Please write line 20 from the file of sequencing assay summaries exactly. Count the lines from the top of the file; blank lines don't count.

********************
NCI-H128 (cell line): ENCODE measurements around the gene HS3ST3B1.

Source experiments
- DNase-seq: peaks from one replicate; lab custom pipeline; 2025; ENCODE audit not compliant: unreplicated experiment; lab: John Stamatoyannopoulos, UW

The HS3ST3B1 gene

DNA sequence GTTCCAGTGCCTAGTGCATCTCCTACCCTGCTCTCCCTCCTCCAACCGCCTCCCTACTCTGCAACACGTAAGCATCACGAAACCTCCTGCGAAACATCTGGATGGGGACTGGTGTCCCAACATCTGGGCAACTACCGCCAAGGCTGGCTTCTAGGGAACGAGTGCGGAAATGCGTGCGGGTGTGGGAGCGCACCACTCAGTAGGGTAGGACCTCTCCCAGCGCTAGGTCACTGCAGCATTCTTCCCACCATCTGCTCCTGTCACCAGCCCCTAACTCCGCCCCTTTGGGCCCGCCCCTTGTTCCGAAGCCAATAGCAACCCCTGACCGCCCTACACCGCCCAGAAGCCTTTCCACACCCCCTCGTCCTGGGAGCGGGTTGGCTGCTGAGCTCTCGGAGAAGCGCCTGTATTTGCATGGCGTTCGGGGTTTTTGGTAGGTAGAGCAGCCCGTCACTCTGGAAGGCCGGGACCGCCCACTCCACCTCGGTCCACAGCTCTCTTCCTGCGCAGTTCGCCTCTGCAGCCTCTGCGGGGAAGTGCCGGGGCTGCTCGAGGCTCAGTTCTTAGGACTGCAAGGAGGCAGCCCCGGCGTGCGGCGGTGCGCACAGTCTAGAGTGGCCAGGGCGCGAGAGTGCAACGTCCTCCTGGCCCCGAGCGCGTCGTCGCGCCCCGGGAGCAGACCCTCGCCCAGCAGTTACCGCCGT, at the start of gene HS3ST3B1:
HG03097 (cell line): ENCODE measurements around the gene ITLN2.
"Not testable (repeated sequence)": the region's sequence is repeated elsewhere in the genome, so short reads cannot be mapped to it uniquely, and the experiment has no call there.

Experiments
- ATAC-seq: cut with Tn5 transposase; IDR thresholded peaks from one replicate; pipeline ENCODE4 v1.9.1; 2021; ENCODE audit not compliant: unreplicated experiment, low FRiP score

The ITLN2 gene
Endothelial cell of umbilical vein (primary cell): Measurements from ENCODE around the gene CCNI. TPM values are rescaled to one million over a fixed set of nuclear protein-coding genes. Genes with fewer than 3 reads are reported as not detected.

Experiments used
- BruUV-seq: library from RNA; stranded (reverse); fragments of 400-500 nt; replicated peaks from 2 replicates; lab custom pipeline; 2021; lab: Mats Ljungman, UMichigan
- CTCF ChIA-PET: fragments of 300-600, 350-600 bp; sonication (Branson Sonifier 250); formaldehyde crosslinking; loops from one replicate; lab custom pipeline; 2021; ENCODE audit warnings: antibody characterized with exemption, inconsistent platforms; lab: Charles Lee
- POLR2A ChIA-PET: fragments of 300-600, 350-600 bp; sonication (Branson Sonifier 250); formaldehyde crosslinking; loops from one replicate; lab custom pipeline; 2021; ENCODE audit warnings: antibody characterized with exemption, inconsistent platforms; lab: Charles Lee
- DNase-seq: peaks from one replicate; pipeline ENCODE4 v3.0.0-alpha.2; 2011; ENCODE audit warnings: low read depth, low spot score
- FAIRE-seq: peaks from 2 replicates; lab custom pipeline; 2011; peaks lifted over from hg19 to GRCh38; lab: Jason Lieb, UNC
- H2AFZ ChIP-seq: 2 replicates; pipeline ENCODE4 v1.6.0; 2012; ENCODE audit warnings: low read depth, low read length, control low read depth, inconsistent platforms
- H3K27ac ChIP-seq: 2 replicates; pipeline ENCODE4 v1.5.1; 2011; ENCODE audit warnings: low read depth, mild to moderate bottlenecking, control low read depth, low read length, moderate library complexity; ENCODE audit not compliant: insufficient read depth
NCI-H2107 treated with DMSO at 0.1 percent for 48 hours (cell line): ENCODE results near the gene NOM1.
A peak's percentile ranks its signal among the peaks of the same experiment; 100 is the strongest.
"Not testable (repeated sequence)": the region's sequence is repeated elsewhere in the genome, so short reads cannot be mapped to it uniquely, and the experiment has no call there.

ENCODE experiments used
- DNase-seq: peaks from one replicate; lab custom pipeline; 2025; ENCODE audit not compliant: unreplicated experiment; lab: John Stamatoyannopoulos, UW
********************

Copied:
NCI-H2107 treated with DMSO at 0.1 percent for 48 hours (cell line): ENCODE results near the gene NOM1.